Friday, October 07, 2005

MICROWAIVED

How long will the Chinese food take-home container survive? One standard box has a clear plastic top but a metal body that makes it impossible to use in a microwave — a bit odd considering microwave ovens have been around since 1947 and are estimated to be in about 95 percent of U.S. households.

Even worse is the classic white cardboard version of the Chinese take-home box, the kind with the tiny metal handle. This handle must be less than 5 percent of the container, but it, too, means the box cannot be microwaved.

Although almost all Chinese food leftovers are excellent cold, the presence of the metal bits is gallingly contradictory and suggestive of a pointlessly provocative epicurean conspiracy. If the boxes are good enough to hold the food in the first place, why aren’t we able to heat in them and eat from them? It’s like mass manufacturing umbrellas with a single part that musn’t get wet, and nobody seems to mind.

There are all-plastic alternatives out there, folks. Let’s start ordering from different catalogs.

11 comments:

Indri said...

Or--stay with me here--you could dump the food out of the unacceptable container into a bowl and microwave the food in the bowl. Versus adding more petroleum-based plastic to the waste stream.

Just a thought.

Scape7 said...

The plastic dishes are recycled — washed and reused to hold leftovers, as attested to by a somewhat alarming number of them in the Tupperware drawer at home. (It wasn't my takeout, unfortunately.) The other kinds of take-home container, being no good for reuse, get thrown away or, at best, washed out and put with the recycling (where available). More water is used to wash the bowls you put the food in to eat when you can't reheat it in the box.

Unless there's some evidence that the petroleum used to make the reusable plastic is harder on Mother Earth than the water and waste of the paper, thinner plastic and metal, I'd come down on the side of convenience.

But, yes, I had actually thought of the putting-it-in-a-bowl trick.

Anonymous said...

I don't have a lot of faith that microwaving plastic is a good idea so I'm in favor of dumping into a ceramic bowl.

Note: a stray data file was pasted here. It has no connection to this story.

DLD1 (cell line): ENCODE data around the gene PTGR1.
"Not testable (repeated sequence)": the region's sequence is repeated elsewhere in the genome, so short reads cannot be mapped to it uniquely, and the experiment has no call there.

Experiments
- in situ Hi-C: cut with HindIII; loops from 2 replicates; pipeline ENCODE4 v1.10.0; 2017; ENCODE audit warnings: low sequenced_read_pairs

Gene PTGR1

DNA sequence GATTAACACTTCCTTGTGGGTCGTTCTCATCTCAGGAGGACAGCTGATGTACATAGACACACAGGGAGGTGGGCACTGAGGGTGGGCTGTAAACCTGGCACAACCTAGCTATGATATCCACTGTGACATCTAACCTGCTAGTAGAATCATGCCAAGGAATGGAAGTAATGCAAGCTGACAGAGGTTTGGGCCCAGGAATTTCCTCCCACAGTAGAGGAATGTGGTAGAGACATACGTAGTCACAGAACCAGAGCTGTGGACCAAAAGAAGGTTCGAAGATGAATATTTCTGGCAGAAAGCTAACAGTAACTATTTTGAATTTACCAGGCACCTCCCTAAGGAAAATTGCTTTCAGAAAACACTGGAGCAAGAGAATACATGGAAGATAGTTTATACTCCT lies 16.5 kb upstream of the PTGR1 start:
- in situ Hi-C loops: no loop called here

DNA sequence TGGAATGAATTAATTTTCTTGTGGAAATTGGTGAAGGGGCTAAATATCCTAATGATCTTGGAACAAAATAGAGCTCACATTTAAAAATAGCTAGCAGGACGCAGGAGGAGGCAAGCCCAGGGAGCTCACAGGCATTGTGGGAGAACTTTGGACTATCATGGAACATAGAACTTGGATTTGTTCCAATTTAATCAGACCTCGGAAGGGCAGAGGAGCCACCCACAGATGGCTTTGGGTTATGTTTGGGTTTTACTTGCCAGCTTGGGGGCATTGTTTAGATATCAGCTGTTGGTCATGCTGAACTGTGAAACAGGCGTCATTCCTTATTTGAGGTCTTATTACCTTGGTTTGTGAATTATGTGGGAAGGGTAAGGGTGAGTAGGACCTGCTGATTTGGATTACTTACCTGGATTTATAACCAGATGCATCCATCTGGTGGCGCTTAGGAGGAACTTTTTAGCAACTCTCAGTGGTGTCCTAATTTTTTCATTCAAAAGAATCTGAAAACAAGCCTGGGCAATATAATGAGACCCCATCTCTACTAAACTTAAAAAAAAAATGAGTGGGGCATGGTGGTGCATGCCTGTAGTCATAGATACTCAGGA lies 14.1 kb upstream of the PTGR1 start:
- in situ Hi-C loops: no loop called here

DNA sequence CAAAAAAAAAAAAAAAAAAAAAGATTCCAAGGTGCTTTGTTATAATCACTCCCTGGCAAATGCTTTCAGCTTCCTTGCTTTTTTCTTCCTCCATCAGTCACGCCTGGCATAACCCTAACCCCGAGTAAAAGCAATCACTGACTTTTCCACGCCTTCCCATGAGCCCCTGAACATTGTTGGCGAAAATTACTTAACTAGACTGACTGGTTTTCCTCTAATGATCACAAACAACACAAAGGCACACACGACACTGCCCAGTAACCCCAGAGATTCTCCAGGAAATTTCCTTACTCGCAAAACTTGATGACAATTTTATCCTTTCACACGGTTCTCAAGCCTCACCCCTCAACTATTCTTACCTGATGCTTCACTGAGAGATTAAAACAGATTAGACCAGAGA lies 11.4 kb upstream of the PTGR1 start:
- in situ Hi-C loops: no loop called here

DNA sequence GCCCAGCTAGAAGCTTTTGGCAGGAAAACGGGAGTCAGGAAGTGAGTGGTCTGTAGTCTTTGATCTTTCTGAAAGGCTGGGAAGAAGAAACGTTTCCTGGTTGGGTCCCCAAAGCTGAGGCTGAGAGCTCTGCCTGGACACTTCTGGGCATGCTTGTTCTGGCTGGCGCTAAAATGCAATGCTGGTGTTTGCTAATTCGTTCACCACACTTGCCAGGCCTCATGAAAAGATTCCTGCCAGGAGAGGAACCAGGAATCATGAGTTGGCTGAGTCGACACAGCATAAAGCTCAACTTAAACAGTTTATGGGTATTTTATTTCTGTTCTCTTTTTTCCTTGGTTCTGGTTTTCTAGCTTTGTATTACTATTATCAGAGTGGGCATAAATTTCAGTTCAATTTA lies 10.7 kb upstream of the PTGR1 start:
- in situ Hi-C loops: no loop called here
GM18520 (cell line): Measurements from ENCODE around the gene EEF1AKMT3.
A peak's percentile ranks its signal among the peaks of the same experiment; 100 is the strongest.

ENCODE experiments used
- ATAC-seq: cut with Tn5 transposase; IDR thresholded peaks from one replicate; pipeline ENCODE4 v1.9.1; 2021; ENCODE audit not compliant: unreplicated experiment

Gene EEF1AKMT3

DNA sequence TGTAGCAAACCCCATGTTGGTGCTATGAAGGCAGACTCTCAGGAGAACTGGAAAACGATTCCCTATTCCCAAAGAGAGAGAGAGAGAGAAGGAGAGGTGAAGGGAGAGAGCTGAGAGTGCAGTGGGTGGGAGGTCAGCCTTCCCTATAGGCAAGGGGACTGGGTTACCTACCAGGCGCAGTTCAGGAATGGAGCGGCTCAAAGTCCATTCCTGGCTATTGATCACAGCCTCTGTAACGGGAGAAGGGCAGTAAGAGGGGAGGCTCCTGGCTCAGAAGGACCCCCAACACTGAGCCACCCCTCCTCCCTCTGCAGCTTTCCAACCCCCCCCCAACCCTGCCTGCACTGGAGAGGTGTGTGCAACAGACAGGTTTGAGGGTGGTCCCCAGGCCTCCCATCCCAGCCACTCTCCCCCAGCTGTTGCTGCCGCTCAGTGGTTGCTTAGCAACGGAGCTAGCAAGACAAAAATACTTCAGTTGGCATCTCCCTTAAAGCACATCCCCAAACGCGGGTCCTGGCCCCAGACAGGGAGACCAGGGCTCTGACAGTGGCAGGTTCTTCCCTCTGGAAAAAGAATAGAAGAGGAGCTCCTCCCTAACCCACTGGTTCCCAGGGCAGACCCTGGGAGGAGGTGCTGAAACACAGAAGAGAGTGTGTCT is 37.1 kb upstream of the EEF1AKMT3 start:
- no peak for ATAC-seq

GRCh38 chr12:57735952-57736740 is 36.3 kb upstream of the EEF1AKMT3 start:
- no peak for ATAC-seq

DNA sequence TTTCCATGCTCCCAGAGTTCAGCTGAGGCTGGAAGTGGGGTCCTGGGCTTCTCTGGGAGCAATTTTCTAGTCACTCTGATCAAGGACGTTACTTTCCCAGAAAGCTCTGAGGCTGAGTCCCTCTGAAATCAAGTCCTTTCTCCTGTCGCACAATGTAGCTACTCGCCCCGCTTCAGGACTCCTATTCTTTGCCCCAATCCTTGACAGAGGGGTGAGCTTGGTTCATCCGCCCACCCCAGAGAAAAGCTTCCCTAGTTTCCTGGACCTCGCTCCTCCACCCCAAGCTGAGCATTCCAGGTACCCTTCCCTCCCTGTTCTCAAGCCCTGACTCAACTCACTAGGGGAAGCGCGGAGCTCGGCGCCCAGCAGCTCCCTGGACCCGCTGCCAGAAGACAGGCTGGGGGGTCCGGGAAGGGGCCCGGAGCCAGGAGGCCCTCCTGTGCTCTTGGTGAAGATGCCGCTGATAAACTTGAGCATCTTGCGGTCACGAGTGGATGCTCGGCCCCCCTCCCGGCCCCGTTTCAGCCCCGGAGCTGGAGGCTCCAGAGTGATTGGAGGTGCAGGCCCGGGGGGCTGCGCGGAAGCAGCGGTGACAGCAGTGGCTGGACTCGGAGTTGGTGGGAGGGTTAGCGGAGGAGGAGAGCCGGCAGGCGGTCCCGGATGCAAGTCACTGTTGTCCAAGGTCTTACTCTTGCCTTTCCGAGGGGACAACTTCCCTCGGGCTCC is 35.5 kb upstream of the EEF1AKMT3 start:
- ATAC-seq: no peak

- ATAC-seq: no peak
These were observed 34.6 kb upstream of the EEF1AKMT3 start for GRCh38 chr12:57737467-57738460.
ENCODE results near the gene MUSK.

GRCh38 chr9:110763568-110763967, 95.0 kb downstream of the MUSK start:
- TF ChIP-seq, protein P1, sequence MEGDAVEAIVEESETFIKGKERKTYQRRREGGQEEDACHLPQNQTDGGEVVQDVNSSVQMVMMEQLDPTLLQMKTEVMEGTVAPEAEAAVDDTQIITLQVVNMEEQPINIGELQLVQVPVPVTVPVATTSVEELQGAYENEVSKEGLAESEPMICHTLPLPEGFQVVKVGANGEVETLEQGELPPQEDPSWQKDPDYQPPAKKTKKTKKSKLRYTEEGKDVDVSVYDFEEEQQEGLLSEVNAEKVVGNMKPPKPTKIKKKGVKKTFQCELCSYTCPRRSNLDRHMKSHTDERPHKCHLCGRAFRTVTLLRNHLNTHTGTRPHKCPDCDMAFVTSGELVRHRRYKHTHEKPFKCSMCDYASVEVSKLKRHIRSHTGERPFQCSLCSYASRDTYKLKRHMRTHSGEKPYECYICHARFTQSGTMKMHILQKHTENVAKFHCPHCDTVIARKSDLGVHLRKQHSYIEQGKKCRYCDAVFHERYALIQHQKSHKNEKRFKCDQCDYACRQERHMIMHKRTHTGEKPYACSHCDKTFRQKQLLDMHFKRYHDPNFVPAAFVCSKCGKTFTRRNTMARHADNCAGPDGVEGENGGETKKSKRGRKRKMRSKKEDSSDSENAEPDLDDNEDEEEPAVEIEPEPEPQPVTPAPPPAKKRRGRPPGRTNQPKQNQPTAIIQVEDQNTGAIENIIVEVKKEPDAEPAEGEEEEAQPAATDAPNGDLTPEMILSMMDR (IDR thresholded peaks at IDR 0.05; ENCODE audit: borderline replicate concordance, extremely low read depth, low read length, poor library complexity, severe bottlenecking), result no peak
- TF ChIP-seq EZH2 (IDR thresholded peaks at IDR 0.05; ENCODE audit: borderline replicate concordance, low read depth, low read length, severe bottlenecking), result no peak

But if you want to do the most environmentally sound thing, you could just eat all your food and not have a reheating and new-clean-dish problem.

Hey, do you know that our town does not recycle pizza boxes?

Scape7 said...

Cambridge says it doesn't accept pizza boxes, but it tends to. Its right hand doesn't know what its left hand is doing, and what its left hand is doing is recycling pizza boxes.

Or at least picking them up. Lord only knows what happens to them when they're taken from the recycling bin.

Anyway, one can't always eat all the food one is given at restaurants these days. Sometimes the portions are a little out of control. Eat it and get fat, leave it and be wasteful, take it and be environmentally reckless ... sometimes there are no good choices. But sometimes there's Jell-O.

Brian Wanamaker said...

Only a bachelor would call putting take out food on something resembling a plate "the putting-it-in-a-bowl trick."

Indri said...

Hey Brian--I regularly eat my dinner straight out of the pot I've cooked it in. Does that mean I can call myself a bachelor? I've always wanted to! Yippee!

Marc--I'm just all stressed out about peak oil, and things made out of petroleum. And what I want to know is... why are there always so many more lids than containers, or vice versa? I'm here to tell you that this is also true in the homes of the wealthy. As a caterer, I've seen those drawers. Being rich does not make one immune to the problem.

Although being rich does seem to mean that one has a lot more baskets. I can't figure it out. Do rich people receive more gift baskets than we working poor do?

Anonymous said...

Re: washing a bowl v. using disposable (even if you don't dispose of it), water is used in the recycling process and in the manufacturing process... if you run a bowl under a tap I'm guessing you're not raping the planet any more than any other choice.

So, does cooking your own food affect the planet more or less than getting food from a communal kitchen in disposable containers? I prefer the paper containers-- I dump it into a bowl, and rip off the handle and stick the container into the paper recycling bag. It's not a big dilemma for me since we don't often use the communal kitchen. But maybe by using my own kitchen I'm using more energy & water.

You could try bringing your own containers to the restaurant for leftovers... but that's kind of crazy. I bring bags to the grocery store and that is probably my limit of extreme environmental-advocate behavior.

Scape7 said...

I try to "live small" in general, but I'm not sure I'm up to bringing containers to a restaurant to bring home food. Let's hope it all balances out.

Anyway, I don't know what the hell was wrong with us over on Blake Street. We wound up with far more container bottoms than tops.

3Jake said...

I like Chinese food.
The waiters never are rude...

Scape7 said...

Oh?

http://misanthropicity.blogspot.com/2004/08/luu-sers.html

Brian Wanamaker said...

Indri, the eating-out-of-the-cooking-pot-trick is just common sense. Occasional side effects are sadness and lonely-ism, which is handily counteracted by keeping whip-it cannisters at hand.